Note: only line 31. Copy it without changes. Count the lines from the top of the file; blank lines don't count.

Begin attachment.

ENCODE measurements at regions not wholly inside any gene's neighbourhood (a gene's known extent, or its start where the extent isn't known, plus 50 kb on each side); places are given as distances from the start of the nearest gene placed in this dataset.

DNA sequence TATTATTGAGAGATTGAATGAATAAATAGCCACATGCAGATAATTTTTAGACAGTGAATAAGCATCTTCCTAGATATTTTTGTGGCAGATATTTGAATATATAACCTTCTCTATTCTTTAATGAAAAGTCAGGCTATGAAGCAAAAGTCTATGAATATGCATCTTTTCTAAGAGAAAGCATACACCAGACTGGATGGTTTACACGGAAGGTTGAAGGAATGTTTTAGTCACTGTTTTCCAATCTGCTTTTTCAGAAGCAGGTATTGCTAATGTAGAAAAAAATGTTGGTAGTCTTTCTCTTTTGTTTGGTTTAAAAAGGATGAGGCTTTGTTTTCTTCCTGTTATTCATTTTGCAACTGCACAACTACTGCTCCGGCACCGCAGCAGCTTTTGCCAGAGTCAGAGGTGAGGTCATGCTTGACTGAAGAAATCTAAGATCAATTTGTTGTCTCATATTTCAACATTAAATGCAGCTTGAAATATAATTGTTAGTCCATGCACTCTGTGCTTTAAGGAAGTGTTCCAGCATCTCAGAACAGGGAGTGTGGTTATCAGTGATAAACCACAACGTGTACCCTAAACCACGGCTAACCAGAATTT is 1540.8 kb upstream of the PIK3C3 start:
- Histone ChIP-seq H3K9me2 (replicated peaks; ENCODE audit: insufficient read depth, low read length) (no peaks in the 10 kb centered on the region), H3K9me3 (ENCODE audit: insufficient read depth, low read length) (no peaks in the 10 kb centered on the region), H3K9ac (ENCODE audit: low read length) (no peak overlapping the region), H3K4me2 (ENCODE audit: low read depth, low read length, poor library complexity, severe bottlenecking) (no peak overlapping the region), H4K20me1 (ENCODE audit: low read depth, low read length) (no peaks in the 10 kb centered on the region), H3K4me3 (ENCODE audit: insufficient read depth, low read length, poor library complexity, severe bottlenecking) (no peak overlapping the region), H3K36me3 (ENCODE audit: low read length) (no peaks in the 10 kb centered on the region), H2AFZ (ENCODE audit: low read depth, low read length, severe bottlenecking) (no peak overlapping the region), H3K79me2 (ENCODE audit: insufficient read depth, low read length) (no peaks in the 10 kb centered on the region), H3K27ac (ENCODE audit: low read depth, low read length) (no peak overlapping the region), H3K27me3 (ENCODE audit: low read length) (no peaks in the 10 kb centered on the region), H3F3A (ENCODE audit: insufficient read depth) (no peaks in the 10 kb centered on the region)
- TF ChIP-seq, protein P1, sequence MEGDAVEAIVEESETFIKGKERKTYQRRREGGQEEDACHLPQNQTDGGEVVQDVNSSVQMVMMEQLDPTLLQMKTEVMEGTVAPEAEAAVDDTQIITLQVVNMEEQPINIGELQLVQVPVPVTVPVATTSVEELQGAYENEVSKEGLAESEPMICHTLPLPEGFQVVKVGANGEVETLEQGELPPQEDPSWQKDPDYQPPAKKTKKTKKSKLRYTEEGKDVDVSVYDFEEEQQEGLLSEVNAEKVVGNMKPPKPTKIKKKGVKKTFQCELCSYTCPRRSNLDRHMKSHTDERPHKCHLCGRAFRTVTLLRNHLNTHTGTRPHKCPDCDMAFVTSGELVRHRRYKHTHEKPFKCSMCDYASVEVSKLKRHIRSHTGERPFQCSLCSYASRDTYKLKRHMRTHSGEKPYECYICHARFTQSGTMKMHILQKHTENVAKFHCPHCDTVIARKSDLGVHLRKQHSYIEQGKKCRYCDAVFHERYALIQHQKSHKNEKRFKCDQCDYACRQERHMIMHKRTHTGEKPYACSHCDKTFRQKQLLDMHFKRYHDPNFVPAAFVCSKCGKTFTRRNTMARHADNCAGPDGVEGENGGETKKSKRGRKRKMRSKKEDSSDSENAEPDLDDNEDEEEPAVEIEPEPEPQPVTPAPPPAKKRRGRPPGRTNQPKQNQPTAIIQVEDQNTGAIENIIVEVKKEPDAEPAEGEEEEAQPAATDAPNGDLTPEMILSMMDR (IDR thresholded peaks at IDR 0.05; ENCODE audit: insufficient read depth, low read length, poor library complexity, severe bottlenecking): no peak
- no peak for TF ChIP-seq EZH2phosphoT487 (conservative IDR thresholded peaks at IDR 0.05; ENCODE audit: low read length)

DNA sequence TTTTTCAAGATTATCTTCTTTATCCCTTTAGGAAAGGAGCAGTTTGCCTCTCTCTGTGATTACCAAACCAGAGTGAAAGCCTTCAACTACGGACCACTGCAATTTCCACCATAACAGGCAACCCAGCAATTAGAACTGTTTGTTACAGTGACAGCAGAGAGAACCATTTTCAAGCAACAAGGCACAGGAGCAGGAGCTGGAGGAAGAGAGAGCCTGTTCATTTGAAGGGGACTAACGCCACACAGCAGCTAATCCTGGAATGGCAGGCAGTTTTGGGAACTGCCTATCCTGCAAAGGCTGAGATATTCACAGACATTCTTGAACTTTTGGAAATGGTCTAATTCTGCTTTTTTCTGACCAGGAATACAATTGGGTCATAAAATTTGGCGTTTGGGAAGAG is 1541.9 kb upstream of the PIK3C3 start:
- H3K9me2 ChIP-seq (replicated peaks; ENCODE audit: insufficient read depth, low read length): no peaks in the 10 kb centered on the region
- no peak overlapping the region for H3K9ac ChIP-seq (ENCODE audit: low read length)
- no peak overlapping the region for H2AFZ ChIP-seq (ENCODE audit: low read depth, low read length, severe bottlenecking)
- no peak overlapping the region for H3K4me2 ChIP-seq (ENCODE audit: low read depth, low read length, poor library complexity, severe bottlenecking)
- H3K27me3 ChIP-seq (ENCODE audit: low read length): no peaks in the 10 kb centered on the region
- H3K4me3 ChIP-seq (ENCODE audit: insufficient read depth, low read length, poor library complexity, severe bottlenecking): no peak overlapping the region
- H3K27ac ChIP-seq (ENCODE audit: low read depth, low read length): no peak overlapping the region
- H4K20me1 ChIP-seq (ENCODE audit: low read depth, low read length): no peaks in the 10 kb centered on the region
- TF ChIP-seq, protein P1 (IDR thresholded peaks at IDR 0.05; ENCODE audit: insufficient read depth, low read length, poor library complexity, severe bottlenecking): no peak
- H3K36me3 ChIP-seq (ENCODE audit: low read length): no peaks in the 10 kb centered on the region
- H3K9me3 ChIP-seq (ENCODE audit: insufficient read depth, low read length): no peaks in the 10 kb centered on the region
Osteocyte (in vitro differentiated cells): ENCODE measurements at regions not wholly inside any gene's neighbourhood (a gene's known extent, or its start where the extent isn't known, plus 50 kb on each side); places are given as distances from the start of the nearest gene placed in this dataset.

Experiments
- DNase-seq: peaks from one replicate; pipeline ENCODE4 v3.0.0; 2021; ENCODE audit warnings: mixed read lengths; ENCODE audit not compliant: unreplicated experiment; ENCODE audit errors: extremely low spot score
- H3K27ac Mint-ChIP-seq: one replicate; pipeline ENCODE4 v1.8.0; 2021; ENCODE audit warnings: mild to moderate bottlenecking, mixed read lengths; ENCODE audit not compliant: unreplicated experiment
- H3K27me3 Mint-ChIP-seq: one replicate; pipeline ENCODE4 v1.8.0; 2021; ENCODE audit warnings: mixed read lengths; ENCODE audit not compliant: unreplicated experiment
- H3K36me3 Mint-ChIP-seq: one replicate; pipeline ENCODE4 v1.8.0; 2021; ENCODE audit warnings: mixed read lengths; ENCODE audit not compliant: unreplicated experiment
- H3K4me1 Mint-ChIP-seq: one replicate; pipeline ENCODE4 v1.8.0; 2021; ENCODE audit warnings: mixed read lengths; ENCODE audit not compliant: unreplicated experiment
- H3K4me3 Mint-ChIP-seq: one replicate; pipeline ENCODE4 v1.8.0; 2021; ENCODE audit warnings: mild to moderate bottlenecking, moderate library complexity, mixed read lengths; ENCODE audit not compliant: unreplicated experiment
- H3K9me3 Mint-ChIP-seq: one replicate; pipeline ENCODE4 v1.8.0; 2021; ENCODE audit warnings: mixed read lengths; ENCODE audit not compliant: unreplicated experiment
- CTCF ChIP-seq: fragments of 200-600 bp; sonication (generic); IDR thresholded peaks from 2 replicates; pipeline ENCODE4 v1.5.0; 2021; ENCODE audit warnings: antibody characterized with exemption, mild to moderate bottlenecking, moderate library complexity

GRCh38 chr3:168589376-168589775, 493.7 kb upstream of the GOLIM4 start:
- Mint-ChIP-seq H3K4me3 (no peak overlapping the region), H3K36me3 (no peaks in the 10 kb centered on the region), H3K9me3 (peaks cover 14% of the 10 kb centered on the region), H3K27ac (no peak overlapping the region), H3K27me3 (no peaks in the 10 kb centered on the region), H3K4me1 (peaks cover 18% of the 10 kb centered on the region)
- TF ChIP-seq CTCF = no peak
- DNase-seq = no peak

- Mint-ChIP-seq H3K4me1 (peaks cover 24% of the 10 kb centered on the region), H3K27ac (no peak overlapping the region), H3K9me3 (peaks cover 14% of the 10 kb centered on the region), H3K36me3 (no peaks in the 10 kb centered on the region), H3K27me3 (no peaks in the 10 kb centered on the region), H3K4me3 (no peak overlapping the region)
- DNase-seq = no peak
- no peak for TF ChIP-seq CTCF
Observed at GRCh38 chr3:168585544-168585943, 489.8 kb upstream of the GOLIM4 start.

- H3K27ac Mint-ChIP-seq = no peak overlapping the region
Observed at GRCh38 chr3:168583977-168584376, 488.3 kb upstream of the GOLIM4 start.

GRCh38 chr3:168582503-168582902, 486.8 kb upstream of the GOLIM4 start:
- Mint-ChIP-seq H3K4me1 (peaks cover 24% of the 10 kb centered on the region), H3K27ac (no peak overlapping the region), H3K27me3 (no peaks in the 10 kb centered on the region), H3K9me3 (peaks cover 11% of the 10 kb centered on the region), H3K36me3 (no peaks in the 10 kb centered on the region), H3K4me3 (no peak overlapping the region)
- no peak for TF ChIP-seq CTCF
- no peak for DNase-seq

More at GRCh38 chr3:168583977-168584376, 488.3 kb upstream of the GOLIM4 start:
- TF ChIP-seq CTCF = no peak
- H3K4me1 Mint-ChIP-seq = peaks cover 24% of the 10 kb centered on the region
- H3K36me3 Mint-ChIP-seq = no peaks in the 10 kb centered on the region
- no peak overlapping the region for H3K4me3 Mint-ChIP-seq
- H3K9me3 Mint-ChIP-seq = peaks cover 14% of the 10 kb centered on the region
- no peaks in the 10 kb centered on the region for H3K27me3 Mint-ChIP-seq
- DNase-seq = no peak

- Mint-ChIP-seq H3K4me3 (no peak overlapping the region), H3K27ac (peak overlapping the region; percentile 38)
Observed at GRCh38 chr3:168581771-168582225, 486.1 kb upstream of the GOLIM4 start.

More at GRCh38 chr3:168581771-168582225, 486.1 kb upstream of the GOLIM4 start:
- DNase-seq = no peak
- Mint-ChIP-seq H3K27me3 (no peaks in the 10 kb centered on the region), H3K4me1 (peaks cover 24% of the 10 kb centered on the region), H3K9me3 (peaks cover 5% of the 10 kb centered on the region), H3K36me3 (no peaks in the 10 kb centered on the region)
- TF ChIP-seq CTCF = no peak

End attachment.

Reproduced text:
- DNase-seq = no peak